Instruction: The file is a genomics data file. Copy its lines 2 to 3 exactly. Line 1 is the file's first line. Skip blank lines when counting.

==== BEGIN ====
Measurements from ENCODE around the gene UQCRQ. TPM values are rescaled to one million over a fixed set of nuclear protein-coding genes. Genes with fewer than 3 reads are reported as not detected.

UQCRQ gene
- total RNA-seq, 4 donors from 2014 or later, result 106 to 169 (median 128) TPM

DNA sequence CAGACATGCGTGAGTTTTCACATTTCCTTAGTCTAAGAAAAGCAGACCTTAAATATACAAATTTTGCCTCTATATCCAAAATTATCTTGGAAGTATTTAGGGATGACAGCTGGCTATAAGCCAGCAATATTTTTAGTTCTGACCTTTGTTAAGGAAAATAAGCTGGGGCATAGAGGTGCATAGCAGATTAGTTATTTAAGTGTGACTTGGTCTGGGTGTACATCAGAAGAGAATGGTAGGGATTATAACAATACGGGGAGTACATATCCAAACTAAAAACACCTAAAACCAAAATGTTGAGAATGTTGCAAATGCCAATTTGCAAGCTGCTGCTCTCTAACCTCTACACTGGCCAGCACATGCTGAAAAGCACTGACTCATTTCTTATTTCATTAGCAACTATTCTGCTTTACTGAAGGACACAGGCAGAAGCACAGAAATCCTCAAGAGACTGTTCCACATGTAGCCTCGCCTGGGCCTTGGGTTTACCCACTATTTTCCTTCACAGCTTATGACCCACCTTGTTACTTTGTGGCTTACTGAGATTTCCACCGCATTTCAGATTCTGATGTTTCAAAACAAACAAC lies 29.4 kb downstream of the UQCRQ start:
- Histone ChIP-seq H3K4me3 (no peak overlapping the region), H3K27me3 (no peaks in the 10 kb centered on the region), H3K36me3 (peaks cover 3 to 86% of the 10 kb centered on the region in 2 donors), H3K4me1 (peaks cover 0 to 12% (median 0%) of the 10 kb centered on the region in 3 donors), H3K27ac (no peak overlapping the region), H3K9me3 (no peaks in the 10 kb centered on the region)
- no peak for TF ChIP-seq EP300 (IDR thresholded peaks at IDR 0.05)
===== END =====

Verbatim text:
UQCRQ gene
- total RNA-seq, 4 donors from 2014 or later, result 106 to 169 (median 128) TPM